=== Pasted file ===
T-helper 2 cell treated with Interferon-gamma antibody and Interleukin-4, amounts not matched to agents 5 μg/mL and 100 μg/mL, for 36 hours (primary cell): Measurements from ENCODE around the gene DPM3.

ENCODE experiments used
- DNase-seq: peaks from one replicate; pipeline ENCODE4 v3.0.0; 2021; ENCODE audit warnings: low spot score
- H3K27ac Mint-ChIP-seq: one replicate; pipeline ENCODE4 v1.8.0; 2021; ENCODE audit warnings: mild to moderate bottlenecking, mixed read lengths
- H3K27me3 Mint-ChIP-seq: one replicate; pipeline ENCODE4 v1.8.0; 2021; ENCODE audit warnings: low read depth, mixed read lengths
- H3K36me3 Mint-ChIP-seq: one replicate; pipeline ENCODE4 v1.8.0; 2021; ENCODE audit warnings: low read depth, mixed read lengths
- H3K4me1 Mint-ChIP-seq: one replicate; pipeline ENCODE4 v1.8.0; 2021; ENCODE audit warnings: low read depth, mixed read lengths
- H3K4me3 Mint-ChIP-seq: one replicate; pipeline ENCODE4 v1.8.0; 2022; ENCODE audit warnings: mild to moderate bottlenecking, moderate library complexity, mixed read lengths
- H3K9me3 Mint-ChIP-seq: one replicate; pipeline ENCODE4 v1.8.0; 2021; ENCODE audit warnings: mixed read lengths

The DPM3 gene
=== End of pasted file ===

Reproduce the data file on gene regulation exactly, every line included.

T-helper 2 cell treated with Interferon-gamma antibody and Interleukin-4, amounts not matched to agents 5 μg/mL and 100 μg/mL, for 36 hours (primary cell): Measurements from ENCODE around the gene DPM3.

ENCODE experiments used
- DNase-seq: peaks from one replicate; pipeline ENCODE4 v3.0.0; 2021; ENCODE audit warnings: low spot score
- H3K27ac Mint-ChIP-seq: one replicate; pipeline ENCODE4 v1.8.0; 2021; ENCODE audit warnings: mild to moderate bottlenecking, mixed read lengths
- H3K27me3 Mint-ChIP-seq: one replicate; pipeline ENCODE4 v1.8.0; 2021; ENCODE audit warnings: low read depth, mixed read lengths
- H3K36me3 Mint-ChIP-seq: one replicate; pipeline ENCODE4 v1.8.0; 2021; ENCODE audit warnings: low read depth, mixed read lengths
- H3K4me1 Mint-ChIP-seq: one replicate; pipeline ENCODE4 v1.8.0; 2021; ENCODE audit warnings: low read depth, mixed read lengths
- H3K4me3 Mint-ChIP-seq: one replicate; pipeline ENCODE4 v1.8.0; 2022; ENCODE audit warnings: mild to moderate bottlenecking, moderate library complexity, mixed read lengths
- H3K9me3 Mint-ChIP-seq: one replicate; pipeline ENCODE4 v1.8.0; 2021; ENCODE audit warnings: mixed read lengths

The DPM3 gene